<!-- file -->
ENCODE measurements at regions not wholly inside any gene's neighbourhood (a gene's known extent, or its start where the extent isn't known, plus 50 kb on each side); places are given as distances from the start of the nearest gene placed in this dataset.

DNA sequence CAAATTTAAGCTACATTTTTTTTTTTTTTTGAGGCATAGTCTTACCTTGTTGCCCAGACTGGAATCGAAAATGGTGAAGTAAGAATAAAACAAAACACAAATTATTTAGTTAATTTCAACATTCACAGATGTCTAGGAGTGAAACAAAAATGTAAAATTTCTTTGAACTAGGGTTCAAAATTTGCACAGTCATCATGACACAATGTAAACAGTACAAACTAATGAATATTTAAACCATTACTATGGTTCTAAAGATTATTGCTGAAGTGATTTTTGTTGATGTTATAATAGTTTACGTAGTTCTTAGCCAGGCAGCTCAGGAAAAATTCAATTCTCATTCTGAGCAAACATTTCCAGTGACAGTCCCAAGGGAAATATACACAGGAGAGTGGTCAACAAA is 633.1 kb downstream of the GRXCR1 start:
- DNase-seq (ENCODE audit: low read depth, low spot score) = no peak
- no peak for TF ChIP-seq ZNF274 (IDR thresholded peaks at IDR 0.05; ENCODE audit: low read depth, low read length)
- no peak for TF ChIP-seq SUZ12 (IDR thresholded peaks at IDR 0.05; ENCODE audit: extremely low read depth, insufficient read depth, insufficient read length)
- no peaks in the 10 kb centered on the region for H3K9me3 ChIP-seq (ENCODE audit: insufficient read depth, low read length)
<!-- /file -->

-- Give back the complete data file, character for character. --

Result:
ENCODE measurements at regions not wholly inside any gene's neighbourhood (a gene's known extent, or its start where the extent isn't known, plus 50 kb on each side); places are given as distances from the start of the nearest gene placed in this dataset.

DNA sequence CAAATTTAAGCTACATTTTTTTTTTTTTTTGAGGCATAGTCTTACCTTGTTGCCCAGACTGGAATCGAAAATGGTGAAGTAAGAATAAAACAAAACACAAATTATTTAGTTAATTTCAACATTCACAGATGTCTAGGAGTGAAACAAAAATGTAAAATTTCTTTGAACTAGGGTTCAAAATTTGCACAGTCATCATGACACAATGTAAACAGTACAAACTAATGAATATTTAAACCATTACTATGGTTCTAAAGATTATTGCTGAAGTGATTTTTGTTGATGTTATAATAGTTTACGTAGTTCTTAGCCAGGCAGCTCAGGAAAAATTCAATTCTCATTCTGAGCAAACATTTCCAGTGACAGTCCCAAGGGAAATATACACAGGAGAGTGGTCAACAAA is 633.1 kb downstream of the GRXCR1 start:
- DNase-seq (ENCODE audit: low read depth, low spot score) = no peak
- no peak for TF ChIP-seq ZNF274 (IDR thresholded peaks at IDR 0.05; ENCODE audit: low read depth, low read length)
- no peak for TF ChIP-seq SUZ12 (IDR thresholded peaks at IDR 0.05; ENCODE audit: extremely low read depth, insufficient read depth, insufficient read length)
- no peaks in the 10 kb centered on the region for H3K9me3 ChIP-seq (ENCODE audit: insufficient read depth, low read length)